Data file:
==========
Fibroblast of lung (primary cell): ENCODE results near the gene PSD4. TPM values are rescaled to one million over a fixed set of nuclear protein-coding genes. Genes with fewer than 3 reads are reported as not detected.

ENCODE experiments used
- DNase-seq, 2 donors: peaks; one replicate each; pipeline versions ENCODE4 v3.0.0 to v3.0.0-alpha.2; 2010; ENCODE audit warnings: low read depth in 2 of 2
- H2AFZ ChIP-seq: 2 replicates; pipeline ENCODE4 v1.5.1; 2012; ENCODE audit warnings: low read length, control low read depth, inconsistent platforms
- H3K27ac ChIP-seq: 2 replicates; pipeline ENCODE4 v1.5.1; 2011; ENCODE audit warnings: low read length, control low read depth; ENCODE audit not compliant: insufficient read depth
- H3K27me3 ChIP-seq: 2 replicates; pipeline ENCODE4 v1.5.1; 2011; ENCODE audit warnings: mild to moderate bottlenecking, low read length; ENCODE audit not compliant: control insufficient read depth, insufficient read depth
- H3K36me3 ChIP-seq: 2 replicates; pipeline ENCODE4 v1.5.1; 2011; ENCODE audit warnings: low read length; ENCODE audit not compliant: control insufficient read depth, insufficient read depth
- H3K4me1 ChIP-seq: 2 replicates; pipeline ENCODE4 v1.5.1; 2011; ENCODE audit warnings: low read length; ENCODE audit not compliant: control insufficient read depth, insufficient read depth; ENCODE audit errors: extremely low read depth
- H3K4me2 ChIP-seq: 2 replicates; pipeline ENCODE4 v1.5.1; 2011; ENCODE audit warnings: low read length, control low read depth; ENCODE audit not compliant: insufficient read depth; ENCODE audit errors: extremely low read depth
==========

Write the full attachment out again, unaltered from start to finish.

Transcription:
Fibroblast of lung (primary cell): ENCODE results near the gene PSD4. TPM values are rescaled to one million over a fixed set of nuclear protein-coding genes. Genes with fewer than 3 reads are reported as not detected.

ENCODE experiments used
- DNase-seq, 2 donors: peaks; one replicate each; pipeline versions ENCODE4 v3.0.0 to v3.0.0-alpha.2; 2010; ENCODE audit warnings: low read depth in 2 of 2
- H2AFZ ChIP-seq: 2 replicates; pipeline ENCODE4 v1.5.1; 2012; ENCODE audit warnings: low read length, control low read depth, inconsistent platforms
- H3K27ac ChIP-seq: 2 replicates; pipeline ENCODE4 v1.5.1; 2011; ENCODE audit warnings: low read length, control low read depth; ENCODE audit not compliant: insufficient read depth
- H3K27me3 ChIP-seq: 2 replicates; pipeline ENCODE4 v1.5.1; 2011; ENCODE audit warnings: mild to moderate bottlenecking, low read length; ENCODE audit not compliant: control insufficient read depth, insufficient read depth
- H3K36me3 ChIP-seq: 2 replicates; pipeline ENCODE4 v1.5.1; 2011; ENCODE audit warnings: low read length; ENCODE audit not compliant: control insufficient read depth, insufficient read depth
- H3K4me1 ChIP-seq: 2 replicates; pipeline ENCODE4 v1.5.1; 2011; ENCODE audit warnings: low read length; ENCODE audit not compliant: control insufficient read depth, insufficient read depth; ENCODE audit errors: extremely low read depth
- H3K4me2 ChIP-seq: 2 replicates; pipeline ENCODE4 v1.5.1; 2011; ENCODE audit warnings: low read length, control low read depth; ENCODE audit not compliant: insufficient read depth; ENCODE audit errors: extremely low read depth